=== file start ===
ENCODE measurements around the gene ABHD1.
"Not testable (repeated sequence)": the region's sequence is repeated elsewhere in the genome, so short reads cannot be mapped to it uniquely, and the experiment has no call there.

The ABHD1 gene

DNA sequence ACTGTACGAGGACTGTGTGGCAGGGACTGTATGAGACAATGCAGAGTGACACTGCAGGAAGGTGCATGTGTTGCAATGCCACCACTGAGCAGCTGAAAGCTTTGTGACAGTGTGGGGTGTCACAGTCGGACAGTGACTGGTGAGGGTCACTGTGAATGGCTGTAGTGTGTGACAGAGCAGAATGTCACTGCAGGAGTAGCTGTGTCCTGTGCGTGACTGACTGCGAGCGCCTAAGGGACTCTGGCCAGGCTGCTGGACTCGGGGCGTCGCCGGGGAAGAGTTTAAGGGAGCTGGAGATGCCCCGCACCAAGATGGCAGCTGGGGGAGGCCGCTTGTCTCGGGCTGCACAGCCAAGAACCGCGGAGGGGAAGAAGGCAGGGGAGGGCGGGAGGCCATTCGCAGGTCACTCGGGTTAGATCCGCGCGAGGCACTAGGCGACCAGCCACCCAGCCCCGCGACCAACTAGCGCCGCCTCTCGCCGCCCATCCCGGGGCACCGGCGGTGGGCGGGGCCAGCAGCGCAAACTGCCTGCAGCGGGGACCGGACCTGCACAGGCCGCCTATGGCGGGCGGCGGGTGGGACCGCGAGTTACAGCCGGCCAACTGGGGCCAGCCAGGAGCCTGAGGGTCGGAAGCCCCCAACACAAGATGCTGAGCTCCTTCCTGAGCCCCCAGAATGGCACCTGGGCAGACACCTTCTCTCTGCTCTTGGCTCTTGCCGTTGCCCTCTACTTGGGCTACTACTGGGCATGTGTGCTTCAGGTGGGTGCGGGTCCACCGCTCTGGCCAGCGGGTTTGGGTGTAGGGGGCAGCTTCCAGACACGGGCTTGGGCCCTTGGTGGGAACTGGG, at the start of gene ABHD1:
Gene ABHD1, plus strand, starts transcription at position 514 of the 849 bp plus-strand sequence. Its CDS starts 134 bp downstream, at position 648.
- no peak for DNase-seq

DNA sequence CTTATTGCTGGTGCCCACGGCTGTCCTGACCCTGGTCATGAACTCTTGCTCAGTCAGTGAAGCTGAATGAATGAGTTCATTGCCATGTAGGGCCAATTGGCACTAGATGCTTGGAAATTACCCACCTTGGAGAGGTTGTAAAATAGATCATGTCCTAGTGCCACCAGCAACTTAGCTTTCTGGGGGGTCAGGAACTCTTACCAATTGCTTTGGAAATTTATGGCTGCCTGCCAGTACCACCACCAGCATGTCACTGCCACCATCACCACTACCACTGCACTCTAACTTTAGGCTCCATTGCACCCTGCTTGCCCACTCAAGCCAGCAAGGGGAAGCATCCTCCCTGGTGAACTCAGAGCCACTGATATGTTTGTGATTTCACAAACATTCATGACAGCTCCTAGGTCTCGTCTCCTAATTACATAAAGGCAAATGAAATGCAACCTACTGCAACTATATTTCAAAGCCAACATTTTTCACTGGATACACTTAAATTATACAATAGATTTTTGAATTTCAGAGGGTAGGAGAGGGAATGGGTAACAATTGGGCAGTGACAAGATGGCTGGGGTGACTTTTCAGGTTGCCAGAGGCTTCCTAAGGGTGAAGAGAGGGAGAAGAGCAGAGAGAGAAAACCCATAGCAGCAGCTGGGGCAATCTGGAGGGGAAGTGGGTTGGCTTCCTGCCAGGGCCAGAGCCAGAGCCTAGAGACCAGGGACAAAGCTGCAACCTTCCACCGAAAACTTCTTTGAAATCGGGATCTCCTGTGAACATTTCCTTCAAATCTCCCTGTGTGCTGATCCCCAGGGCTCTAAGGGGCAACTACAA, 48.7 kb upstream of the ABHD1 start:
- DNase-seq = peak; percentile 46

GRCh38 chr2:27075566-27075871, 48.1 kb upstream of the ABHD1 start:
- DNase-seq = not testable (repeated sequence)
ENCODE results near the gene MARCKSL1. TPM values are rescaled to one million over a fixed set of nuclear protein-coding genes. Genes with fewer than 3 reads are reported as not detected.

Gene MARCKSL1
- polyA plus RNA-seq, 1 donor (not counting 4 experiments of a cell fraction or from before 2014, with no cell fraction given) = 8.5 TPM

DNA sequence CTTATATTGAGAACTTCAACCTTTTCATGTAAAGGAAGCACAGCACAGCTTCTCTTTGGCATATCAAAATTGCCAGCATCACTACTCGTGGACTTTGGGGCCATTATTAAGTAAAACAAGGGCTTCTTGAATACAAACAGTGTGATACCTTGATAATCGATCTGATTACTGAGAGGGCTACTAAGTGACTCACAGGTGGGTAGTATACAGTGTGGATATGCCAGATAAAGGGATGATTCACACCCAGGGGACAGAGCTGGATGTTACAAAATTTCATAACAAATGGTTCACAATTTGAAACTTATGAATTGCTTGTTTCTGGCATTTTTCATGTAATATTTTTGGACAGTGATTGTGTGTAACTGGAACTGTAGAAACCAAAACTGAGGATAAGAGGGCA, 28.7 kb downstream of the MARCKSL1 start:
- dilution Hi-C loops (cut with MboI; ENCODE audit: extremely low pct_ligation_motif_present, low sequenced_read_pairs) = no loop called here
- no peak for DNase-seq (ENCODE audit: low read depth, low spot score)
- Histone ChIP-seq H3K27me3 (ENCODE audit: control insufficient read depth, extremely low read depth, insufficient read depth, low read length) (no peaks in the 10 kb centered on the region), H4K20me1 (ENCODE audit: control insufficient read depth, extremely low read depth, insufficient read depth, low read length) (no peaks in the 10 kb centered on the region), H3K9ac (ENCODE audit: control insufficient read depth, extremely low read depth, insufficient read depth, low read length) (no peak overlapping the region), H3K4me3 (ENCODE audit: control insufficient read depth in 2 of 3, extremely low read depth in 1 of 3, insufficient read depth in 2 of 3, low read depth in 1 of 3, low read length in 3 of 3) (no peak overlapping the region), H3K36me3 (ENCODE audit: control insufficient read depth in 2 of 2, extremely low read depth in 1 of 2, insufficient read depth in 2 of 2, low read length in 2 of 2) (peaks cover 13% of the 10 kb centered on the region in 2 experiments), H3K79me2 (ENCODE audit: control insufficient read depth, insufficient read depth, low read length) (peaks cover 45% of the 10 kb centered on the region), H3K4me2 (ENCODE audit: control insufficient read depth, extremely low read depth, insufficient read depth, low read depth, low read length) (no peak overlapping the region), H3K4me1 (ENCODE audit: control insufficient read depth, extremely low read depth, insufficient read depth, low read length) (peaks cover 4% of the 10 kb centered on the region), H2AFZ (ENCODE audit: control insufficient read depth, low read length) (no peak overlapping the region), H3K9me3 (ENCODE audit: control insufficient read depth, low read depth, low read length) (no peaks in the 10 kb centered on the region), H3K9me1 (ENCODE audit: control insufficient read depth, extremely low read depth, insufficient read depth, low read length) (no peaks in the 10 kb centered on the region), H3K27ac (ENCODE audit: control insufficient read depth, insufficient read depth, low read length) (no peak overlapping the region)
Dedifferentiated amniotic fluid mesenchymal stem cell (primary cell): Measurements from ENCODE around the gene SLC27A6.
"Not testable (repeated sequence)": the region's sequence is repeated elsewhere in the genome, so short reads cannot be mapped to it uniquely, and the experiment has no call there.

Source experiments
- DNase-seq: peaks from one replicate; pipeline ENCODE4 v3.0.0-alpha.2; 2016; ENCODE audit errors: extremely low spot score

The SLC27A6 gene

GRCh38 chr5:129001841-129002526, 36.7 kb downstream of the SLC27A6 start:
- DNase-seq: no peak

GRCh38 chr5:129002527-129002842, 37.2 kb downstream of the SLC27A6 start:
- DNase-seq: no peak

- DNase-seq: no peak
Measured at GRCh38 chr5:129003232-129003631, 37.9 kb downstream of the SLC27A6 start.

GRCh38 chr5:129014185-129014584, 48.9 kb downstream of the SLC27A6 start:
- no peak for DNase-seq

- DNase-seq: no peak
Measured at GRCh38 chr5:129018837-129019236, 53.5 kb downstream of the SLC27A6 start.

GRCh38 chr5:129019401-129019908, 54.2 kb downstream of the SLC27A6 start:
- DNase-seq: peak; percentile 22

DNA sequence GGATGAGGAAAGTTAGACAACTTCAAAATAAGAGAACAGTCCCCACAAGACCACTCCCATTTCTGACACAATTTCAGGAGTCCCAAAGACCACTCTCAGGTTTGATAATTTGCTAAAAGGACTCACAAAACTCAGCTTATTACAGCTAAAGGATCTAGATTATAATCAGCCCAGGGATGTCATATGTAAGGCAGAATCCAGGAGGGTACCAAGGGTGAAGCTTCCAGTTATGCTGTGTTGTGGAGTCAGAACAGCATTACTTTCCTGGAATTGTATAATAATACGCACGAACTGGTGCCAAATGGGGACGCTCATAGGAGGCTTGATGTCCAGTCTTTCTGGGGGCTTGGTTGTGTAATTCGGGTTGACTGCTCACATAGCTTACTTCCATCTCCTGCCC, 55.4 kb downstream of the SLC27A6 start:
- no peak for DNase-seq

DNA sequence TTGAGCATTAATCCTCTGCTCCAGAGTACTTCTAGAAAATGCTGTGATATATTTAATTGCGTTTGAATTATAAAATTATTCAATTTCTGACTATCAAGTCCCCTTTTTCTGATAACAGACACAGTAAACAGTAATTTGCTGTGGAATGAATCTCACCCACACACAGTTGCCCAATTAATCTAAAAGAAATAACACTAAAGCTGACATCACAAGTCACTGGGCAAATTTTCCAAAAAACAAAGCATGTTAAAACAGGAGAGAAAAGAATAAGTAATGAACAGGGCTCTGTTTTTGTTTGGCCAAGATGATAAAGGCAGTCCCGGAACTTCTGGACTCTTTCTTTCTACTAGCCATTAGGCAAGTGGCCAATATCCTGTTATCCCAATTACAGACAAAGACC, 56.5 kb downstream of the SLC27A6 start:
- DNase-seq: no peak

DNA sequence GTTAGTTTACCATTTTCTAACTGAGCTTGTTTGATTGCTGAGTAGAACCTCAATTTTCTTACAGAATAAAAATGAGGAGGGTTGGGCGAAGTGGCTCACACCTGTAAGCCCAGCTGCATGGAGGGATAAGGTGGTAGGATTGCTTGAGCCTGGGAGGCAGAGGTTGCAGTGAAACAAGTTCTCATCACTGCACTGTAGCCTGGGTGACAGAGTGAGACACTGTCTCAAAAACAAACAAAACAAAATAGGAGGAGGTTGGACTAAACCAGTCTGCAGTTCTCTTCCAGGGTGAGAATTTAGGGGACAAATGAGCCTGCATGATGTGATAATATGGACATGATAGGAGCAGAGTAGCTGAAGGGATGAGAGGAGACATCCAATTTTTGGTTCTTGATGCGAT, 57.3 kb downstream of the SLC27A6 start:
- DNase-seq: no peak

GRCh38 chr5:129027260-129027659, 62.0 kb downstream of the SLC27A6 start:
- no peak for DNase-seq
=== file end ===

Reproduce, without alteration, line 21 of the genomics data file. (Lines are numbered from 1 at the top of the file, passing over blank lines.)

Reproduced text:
- DNase-seq: peaks from one replicate; pipeline ENCODE4 v3.0.0-alpha.2; 2016; ENCODE audit errors: extremely low spot score